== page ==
Day Eighty-five, Date Sunday, May 24, 2009
Time in Saddle: 7:01
Distance for the Day: 66.52 miles From Chipley To Quincy
Accumulated Trip Distance: 3689.24+
Altitudes: Starting/Ending 0’/149’, Highest: 238’ Accumulated: 1506’
Speeds: Avg: 9.4 mph, Max: 31.8 mph
Weather: 69° mostly cloudy, some sun, turning to thunderstorms, heavy rains by late AM
Got up at 6am (a little late!) and broke down and ready to roll by 6:35am. It wasn’t raining, but the last prediction I saw said 70% chance of thunderstorms for Saturday and Sunday, so I knew I was probably still going to get wet today, too. I started off, and soon enough, it started to rain a bit, but then quit. I stopped at the first mini mart to get a hot cocoa and Danish ($3), and then noticed how sour I was smelling, so at the next mini mart, I took a quickie sponge bath in the bathroom, and changed my clothes. However, the sour smell was coming from my feet, and I wasn’t prepared to handle that, yet. I figured I needed to wash my shoes, somehow, and change my socks and use better plastic bags to keep my socks dry. I stopped in the town of Marianna at 11am to get a Subway sandwich ($7) and a Laundromat to dry my sleeping bag and jacket. While in the laundry, I decided to do some blogging while waiting, and God let the taps open, outside: lightning, thunder, *torrential* downpours, the works. In thinking about it, since I was trapped here for a while, anyway, I thought I would throw my shoes and other laundry into the wash, and then dry everything except the shoes (shoes in the dryer aren’t such a good idea). I would then try the plastic bags in the shoes, again, to keep my socks dry while my shoes would dry out during regular use. The laundry attendant almost put a kibosh on this plan by stating, in a no-nonsense tone, I had to have shoes on while in the room, but I was able to get her to relent on this rule, as I had no other shoes, and this pair were practically to the point of being serious bio-hazards. It worked out fairly well: the laundry machine washed my clothes and shoes, and the spin dry cycle got the shoes to the point of being just “moist,” and the washing made them a lot less stinky. With good plastic bags, my socks stayed dry, so life was good. By the time everything was done and dry, it was about 1pm, and the torrential rains had moved on, and I could continue on without getting soaked, again. In fact, after leaving Marianna, it rained lightly for a while, and then stopped, and then cleared – how nice! I continued plugging away as the roads dried, and for a good long while, it was perfect. Beautifully smooth, level roadway with a decent shoulder, sun halfway down the sky in the afternoon, endless tall stands of trees on either side of the road, with birds chirping away, low traffic, and dodging little baby frogs every now and then. I thought of family and friends, movies I’d seen, and the trip so far. I also noticed a small annoyance: I was a little bit “sideways,” on my trike. I stopped, and tried to correct it, but didn’t get it right, yet. Further down the road, I figured out a possible way to fix it, and would implement the solution as soon as was practical. I stopped for drink and food items in Chattahoochee ($5). I didn’t like Chattahoochee very much: the road went shoulderless (as Hwy 90 seems to do when it passes through towns), but I had to go down a steep grade and then climb up a tough grade to get into town; stopped at the mini-mart, and saw a tattooed young father slapping his baby’s hand while he was changing its diaper in the parking lot, saying, “no!” as if it would understand what he wanted, and even leaving the place, it got tight in places with no shoulders, before I finally got a few miles away. Phew! Glad to be outta there. As I came closer to Tallahassee, I noticed that the last three small towns I’d been through had a *lot* of churches, had mostly black populations. Interesting. I also noticed I must have changed into the next time zone, as the bank clocks were saying it was an hour later than my watch – cool! The terrain began to change, too: there were now fairly large sets of hills to climb and coast, climb and coast. I didn’t mind – by now I can take ‘em with aplomb, but it was starting to get late in the day, and I would need to start looking for some place to camp.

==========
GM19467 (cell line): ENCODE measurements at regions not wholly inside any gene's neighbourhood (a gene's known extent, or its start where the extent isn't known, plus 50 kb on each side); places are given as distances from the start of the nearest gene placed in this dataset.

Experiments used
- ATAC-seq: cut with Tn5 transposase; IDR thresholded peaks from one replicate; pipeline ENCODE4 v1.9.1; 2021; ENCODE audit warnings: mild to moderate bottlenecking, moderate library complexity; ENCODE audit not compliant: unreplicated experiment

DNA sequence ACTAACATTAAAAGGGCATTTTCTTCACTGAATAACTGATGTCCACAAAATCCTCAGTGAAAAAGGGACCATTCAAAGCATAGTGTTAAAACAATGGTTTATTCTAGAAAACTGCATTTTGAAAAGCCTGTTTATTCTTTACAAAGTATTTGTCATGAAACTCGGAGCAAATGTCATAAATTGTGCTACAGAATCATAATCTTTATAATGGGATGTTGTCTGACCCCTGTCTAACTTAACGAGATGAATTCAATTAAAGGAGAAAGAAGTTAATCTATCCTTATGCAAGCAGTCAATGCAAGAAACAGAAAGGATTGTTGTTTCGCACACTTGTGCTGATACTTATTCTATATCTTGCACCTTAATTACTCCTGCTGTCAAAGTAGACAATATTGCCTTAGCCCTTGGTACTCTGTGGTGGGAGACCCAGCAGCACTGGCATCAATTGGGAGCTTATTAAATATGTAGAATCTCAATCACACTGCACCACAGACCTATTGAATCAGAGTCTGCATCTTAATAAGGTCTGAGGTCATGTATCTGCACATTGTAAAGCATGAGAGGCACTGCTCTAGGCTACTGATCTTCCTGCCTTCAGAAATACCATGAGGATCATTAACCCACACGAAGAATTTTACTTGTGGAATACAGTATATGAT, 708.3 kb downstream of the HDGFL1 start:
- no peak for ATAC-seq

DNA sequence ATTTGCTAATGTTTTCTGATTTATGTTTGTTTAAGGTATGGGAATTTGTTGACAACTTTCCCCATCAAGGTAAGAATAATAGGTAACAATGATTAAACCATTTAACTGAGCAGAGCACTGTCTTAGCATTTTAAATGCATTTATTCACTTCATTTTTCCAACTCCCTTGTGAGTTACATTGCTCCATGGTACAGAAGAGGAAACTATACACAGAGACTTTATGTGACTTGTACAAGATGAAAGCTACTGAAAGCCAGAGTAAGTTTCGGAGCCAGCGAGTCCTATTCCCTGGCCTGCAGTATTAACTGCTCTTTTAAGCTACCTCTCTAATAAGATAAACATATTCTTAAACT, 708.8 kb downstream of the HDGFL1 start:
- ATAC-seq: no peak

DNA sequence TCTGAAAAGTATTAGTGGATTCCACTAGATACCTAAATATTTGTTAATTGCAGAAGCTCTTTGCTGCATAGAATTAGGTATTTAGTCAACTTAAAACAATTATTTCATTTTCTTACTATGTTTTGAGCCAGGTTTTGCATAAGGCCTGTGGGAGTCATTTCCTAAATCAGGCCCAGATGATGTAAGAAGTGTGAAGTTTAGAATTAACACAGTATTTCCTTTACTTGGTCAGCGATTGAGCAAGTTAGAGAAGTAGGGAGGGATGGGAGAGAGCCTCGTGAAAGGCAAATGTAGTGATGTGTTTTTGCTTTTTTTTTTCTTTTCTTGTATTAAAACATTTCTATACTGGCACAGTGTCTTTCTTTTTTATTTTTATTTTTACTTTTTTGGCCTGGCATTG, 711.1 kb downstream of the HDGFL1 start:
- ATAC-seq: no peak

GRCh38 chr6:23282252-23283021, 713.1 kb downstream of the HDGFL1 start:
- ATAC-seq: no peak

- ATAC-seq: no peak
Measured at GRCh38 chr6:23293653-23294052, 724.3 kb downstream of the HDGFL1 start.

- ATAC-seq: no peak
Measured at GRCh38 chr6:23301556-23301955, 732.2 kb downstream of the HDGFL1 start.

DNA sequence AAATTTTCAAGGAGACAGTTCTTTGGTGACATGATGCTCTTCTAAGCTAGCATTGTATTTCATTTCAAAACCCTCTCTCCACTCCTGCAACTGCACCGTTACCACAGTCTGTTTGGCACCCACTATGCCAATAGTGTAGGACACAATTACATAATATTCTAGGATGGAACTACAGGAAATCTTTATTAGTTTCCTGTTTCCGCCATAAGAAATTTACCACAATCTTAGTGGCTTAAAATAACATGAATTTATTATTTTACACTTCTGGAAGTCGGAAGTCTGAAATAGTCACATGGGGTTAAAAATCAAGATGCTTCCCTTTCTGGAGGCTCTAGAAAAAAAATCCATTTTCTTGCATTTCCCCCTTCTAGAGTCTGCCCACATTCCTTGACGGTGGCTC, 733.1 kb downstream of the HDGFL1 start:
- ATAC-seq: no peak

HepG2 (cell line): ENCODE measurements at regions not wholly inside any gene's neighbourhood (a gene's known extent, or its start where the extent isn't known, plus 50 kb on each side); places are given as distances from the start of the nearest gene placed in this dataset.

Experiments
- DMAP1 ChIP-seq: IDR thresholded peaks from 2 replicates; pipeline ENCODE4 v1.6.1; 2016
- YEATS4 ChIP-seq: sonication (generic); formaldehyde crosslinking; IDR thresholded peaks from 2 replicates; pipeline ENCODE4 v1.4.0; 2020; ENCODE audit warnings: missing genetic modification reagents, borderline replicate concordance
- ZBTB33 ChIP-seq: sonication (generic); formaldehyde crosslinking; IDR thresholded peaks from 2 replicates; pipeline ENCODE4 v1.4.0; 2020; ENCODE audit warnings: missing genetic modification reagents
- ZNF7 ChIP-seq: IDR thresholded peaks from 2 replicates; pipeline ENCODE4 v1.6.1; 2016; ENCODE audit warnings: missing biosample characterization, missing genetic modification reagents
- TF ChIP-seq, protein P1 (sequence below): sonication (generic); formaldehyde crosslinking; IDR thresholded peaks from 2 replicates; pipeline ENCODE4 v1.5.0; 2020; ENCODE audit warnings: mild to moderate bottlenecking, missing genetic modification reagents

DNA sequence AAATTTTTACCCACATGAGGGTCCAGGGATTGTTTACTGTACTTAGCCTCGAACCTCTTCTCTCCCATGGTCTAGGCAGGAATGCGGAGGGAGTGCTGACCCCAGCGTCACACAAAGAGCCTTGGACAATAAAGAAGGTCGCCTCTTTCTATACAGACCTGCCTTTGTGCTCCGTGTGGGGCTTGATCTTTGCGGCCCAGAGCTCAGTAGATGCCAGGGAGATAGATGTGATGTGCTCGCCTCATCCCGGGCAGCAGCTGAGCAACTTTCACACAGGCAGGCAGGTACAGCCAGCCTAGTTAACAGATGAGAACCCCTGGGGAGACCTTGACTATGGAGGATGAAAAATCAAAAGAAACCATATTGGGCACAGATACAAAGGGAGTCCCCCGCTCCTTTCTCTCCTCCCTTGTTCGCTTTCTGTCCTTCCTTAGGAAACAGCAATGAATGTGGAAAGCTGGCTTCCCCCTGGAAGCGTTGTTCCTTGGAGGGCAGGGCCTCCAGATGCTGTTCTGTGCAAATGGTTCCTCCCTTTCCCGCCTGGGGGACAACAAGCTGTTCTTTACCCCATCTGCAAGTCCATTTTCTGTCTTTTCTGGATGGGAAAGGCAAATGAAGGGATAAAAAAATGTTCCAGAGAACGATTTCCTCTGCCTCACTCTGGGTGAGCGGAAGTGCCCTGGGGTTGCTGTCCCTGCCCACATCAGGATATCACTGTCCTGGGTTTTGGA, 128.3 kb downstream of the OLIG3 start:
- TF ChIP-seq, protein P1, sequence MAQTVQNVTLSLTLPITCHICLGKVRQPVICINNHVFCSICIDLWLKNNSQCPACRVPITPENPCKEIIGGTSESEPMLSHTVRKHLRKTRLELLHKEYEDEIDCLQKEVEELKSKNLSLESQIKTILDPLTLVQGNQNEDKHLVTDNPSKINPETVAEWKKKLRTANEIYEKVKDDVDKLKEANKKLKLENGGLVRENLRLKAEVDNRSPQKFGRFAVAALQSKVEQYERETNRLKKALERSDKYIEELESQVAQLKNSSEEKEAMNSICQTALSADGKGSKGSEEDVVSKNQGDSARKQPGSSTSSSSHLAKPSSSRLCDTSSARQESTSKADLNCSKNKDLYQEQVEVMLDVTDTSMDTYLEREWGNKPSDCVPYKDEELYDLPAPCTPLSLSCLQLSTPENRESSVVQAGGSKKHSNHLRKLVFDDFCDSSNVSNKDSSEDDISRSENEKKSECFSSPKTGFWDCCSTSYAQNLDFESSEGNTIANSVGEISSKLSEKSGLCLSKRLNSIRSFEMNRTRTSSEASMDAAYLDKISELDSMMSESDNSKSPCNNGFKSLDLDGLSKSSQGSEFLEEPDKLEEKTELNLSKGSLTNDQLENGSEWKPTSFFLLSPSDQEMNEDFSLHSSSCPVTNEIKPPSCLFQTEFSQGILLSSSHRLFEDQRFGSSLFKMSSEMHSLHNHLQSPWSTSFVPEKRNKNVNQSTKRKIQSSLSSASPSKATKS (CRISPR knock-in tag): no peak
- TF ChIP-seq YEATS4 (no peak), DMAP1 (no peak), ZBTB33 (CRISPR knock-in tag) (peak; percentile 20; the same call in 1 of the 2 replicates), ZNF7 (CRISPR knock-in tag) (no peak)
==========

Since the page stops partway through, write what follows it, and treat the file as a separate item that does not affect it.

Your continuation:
It was getting to be pretty solidly neighborhoods and businesses, so was thinking I might have to pull into a church, when I saw this crumbly track up off the highway into this stand of trees. On a hunch, I turned up onto it, and followed a crumbly little drive that wound a short way to what turned out to be a rather large, single-story brick house on a large lot that was completely blocked from view of everything around it (N30 34.298’ W84 33.087’ – east of Quincy, FL). There were huge trees with Spanish moss draped on the branches, and the house itself seemed to be unoccupied. I walked around to the front door, and saw that it hadn’t been used in quite a while. And, there was an open carport. It had a strong smell of mold, so I didn’t really want to stay there, so I looked for and found an “okay” place to hang my hammock a dozen or so yards from the house. I set it up as the evening began to darken, activated my trike’s cloaking mechanism, and crawled into my hammock, mosquito-free. I brought my iPod with me, and listened to music as the sky darkened, the bats flew around, the stars came out, and the *fireflies* began to flash and streak, occasionally. This was the best firefly viewing since the Hellsite, only this time, I was well-secured, and not likely to be rousted by reluctant cops on the orders of nervous little old ladies. Everything was perfect, but then I saw a lightning flash, and noticed the stars were gone. Wuh-oh. Over the next few hours, the stars would come and go, and the lightning flashes became more frequent. After an hour of hoping the storm would miss me, I knew I couldn’t ignore it any longer, and got up, put on my shoes, went to my trike and got my ground tarp and rope, covered my hammock, got back in, shoes off. Then, I noticed my tarp was just a little off, and that my feet were exposed; if it rained, my feet would get wet. After procrastinating a while, I got up, again, put on shoes, got out, and adjusted the tarp, got back in, shoes off, and noticed that the tarp, no matter how well adjusted it was, would still let rain onto the hammock. Maybe if I secured it by its corners, it would cover the whole length of the hammock. Got up, etc. Secured the tarp by its corners, got back in, hmm, still no good. By now, the lightning flashes were happening every few seconds, and I could now hear the thunder associated with the brighter flashes. Knowing what a Floridian thunderstorm looks like, I decided to go to Plan C: take everything down as fast as possible, and run for the carport. So, that’s what I did. I did a quick and dirty breakdown of the hammock, groundcloth, ropes, stakes, and threw it all on the trike, and rolled the trike into the carport. I then methodically began securing the ropes, stakes, and hammock as cleanly as possible (not touching the ground), and was almost done when the rain hit. Good timing! I then laid out the groundcloth on the carport floor, put out my tent, and set it up, including air mattress and sleeping bag. By now, it was past midnight, and the storm raged on outside. I began to think about this house – might it be haunted? That’d be cool, if I suddenly saw a pale young girl looking out the covered veranda in a lightning flash. I gave myself goosebumps thinking of it, but never saw or felt anything, Demitol. The sound of buzzing insects and frogs that whole evening made a semi-loud white noise background, but I had my earplugs, was warm and dry, and went to sleep easily, hoping for disturbing ghost-induced dreams, but, alas, nothing I can remember.